While working on the digitization of the John Fischer Collection, I came across a situation I found particularly interesting and worthy of sharing. In 1966, a new middle school in Harlem was being opened under a white principal. Black parents protested and demanded a black principal and even refused to send their children. The principal resigned to allow a black principal to come in, but the teachers decided not to staff the school in protest. More details can be found here.
The attached documents are the Board of Education's Proposal for the improvement of education in disadvantaged areas like Harlem and the response of the parents of Harlem to the proposal. Upon reading the Board's proposal, my initial reaction was positive. Finally something was getting done to improve the horrible state of education in Harlem at that time. However, the response of the parents was something that caught me completely off guard and radically shifted my view on the proposal. Here's where it gets interesting: the parents were offended by the proposal, and justifiably so. I encourage you to read the response, but basically the parents tell the board that their proposal implies that there are inherent flaws in African American and Puerto Rican communities and that they need an intervening task force to set them straight.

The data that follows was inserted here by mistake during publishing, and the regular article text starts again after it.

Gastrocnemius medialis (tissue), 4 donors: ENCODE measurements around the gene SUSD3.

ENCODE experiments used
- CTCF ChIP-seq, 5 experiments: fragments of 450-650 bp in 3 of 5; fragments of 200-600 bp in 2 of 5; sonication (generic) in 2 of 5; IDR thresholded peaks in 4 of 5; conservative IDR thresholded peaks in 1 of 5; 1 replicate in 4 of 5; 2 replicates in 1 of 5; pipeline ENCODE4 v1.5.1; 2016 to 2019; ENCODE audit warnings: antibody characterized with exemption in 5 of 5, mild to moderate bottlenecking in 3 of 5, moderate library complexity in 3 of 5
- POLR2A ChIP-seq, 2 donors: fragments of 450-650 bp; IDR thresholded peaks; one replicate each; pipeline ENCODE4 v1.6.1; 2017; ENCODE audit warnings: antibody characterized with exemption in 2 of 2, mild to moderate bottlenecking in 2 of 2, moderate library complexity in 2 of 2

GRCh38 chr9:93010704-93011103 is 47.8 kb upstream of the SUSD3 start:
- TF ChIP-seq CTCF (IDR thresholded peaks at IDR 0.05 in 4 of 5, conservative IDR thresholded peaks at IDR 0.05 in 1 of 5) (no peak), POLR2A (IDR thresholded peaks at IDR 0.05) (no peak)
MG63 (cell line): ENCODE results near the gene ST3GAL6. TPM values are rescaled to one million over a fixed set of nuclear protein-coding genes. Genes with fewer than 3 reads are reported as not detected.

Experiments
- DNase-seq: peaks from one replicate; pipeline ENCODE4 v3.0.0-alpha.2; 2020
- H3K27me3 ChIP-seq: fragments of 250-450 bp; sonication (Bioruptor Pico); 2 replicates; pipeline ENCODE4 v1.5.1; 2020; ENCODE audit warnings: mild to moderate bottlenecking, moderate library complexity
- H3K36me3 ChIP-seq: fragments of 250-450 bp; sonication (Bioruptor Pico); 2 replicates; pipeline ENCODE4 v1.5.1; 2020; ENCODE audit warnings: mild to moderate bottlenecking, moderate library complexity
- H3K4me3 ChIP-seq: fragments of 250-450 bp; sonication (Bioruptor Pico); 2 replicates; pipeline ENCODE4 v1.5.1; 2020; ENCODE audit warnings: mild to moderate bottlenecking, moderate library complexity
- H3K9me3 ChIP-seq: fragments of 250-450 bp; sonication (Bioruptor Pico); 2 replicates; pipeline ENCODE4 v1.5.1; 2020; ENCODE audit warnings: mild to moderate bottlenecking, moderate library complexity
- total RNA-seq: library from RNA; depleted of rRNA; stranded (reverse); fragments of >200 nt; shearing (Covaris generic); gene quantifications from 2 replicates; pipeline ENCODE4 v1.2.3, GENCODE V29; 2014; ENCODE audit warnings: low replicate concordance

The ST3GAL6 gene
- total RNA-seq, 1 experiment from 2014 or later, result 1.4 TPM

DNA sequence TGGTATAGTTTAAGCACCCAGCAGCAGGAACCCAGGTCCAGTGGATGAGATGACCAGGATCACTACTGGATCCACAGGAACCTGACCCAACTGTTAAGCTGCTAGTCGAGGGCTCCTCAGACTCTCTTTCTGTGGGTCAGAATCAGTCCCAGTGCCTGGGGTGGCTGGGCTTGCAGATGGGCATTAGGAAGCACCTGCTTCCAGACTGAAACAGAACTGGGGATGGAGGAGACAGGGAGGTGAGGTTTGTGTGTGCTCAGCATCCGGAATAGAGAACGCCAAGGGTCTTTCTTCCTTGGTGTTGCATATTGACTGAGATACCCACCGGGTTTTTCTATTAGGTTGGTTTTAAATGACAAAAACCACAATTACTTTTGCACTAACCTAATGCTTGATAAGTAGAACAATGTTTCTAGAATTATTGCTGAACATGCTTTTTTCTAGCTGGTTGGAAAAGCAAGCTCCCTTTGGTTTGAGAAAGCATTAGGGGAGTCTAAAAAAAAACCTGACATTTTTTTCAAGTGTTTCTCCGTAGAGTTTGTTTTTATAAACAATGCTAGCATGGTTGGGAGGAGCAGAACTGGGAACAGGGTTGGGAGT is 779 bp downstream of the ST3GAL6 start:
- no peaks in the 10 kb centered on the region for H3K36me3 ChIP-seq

They argued that the schools did nothing to match with the culture of their children and that the lack of parental involvement was actually the Board stripping power from the parent boards set up in the community. Now both sides have their strong and weak points, but this situation paints a profound picture of the racial and the political landscape of New York City in the 1960s. The fact that the board could go and publicly announce something like this plan when it was ignoring the local boards set up by parents is a powerful thing. Do any of you see things like this happening under our current Department of Education? I know several teachers in the system haven't been too pleased with it.
|Proposals for improving education in schools in disadvantaged areas.pdf||310.3 KB|
|Response to board of education proposal for improving in schools in disadvantaged areas.pdf||200.94 KB|